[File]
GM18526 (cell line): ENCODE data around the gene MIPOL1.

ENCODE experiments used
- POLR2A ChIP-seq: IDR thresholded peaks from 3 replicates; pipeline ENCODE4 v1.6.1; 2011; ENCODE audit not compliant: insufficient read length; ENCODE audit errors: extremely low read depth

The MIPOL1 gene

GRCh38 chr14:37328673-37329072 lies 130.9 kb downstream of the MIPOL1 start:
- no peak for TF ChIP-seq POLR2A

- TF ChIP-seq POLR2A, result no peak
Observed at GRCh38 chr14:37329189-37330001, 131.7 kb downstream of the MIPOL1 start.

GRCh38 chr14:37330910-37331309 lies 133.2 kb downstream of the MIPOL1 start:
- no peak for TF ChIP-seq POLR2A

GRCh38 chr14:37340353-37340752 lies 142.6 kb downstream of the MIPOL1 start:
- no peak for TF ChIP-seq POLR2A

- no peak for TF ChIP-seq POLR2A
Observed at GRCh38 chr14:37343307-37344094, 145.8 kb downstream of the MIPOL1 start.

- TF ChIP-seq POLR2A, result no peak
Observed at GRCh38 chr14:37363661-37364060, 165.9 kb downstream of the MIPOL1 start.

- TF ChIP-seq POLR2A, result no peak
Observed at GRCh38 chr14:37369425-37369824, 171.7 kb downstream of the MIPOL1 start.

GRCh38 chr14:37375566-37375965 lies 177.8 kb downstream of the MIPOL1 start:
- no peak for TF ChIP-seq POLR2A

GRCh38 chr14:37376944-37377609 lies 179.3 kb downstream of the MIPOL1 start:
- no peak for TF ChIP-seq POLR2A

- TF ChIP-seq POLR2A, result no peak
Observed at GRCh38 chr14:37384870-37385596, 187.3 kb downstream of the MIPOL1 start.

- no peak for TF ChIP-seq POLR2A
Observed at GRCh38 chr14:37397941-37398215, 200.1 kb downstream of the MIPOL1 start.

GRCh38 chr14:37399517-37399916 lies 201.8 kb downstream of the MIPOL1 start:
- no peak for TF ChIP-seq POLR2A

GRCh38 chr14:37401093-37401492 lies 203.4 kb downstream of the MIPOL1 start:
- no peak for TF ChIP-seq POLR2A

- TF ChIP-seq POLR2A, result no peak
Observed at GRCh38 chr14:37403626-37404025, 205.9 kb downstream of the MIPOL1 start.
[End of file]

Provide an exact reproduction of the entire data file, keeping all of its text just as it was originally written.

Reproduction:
GM18526 (cell line): ENCODE data around the gene MIPOL1.

ENCODE experiments used
- POLR2A ChIP-seq: IDR thresholded peaks from 3 replicates; pipeline ENCODE4 v1.6.1; 2011; ENCODE audit not compliant: insufficient read length; ENCODE audit errors: extremely low read depth

The MIPOL1 gene

GRCh38 chr14:37328673-37329072 lies 130.9 kb downstream of the MIPOL1 start:
- no peak for TF ChIP-seq POLR2A

- TF ChIP-seq POLR2A, result no peak
Observed at GRCh38 chr14:37329189-37330001, 131.7 kb downstream of the MIPOL1 start.

GRCh38 chr14:37330910-37331309 lies 133.2 kb downstream of the MIPOL1 start:
- no peak for TF ChIP-seq POLR2A

GRCh38 chr14:37340353-37340752 lies 142.6 kb downstream of the MIPOL1 start:
- no peak for TF ChIP-seq POLR2A

- no peak for TF ChIP-seq POLR2A
Observed at GRCh38 chr14:37343307-37344094, 145.8 kb downstream of the MIPOL1 start.

- TF ChIP-seq POLR2A, result no peak
Observed at GRCh38 chr14:37363661-37364060, 165.9 kb downstream of the MIPOL1 start.

- TF ChIP-seq POLR2A, result no peak
Observed at GRCh38 chr14:37369425-37369824, 171.7 kb downstream of the MIPOL1 start.

GRCh38 chr14:37375566-37375965 lies 177.8 kb downstream of the MIPOL1 start:
- no peak for TF ChIP-seq POLR2A

GRCh38 chr14:37376944-37377609 lies 179.3 kb downstream of the MIPOL1 start:
- no peak for TF ChIP-seq POLR2A

- TF ChIP-seq POLR2A, result no peak
Observed at GRCh38 chr14:37384870-37385596, 187.3 kb downstream of the MIPOL1 start.

- no peak for TF ChIP-seq POLR2A
Observed at GRCh38 chr14:37397941-37398215, 200.1 kb downstream of the MIPOL1 start.

GRCh38 chr14:37399517-37399916 lies 201.8 kb downstream of the MIPOL1 start:
- no peak for TF ChIP-seq POLR2A

GRCh38 chr14:37401093-37401492 lies 203.4 kb downstream of the MIPOL1 start:
- no peak for TF ChIP-seq POLR2A

- TF ChIP-seq POLR2A, result no peak
Observed at GRCh38 chr14:37403626-37404025, 205.9 kb downstream of the MIPOL1 start.